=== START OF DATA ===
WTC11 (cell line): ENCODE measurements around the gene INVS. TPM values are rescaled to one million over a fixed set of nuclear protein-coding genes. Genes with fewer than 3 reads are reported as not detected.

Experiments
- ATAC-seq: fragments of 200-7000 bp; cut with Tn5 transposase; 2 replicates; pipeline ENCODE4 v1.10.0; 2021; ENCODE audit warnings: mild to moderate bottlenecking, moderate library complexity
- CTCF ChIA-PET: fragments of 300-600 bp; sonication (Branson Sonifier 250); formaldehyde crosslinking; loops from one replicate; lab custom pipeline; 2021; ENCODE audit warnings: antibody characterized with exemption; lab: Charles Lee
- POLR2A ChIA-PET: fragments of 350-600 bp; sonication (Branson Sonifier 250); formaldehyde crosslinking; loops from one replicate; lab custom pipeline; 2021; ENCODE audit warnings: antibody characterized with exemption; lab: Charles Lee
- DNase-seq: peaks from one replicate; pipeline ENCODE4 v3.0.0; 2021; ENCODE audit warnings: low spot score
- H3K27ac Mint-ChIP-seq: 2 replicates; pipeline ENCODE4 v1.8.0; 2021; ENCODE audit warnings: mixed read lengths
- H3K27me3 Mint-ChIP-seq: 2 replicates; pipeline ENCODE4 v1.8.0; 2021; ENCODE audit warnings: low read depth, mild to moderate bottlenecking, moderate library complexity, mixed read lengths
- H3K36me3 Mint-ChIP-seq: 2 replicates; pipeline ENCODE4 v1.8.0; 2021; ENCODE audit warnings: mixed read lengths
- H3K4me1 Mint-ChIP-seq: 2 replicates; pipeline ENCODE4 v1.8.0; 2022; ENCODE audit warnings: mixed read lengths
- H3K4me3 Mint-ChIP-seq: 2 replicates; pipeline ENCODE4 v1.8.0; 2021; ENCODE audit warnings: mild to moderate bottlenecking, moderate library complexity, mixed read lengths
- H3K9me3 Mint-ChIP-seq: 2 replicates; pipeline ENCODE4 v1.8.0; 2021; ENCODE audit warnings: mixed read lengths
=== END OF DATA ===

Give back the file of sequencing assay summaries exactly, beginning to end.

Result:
WTC11 (cell line): ENCODE measurements around the gene INVS. TPM values are rescaled to one million over a fixed set of nuclear protein-coding genes. Genes with fewer than 3 reads are reported as not detected.

Experiments
- ATAC-seq: fragments of 200-7000 bp; cut with Tn5 transposase; 2 replicates; pipeline ENCODE4 v1.10.0; 2021; ENCODE audit warnings: mild to moderate bottlenecking, moderate library complexity
- CTCF ChIA-PET: fragments of 300-600 bp; sonication (Branson Sonifier 250); formaldehyde crosslinking; loops from one replicate; lab custom pipeline; 2021; ENCODE audit warnings: antibody characterized with exemption; lab: Charles Lee
- POLR2A ChIA-PET: fragments of 350-600 bp; sonication (Branson Sonifier 250); formaldehyde crosslinking; loops from one replicate; lab custom pipeline; 2021; ENCODE audit warnings: antibody characterized with exemption; lab: Charles Lee
- DNase-seq: peaks from one replicate; pipeline ENCODE4 v3.0.0; 2021; ENCODE audit warnings: low spot score
- H3K27ac Mint-ChIP-seq: 2 replicates; pipeline ENCODE4 v1.8.0; 2021; ENCODE audit warnings: mixed read lengths
- H3K27me3 Mint-ChIP-seq: 2 replicates; pipeline ENCODE4 v1.8.0; 2021; ENCODE audit warnings: low read depth, mild to moderate bottlenecking, moderate library complexity, mixed read lengths
- H3K36me3 Mint-ChIP-seq: 2 replicates; pipeline ENCODE4 v1.8.0; 2021; ENCODE audit warnings: mixed read lengths
- H3K4me1 Mint-ChIP-seq: 2 replicates; pipeline ENCODE4 v1.8.0; 2022; ENCODE audit warnings: mixed read lengths
- H3K4me3 Mint-ChIP-seq: 2 replicates; pipeline ENCODE4 v1.8.0; 2021; ENCODE audit warnings: mild to moderate bottlenecking, moderate library complexity, mixed read lengths
- H3K9me3 Mint-ChIP-seq: 2 replicates; pipeline ENCODE4 v1.8.0; 2021; ENCODE audit warnings: mixed read lengths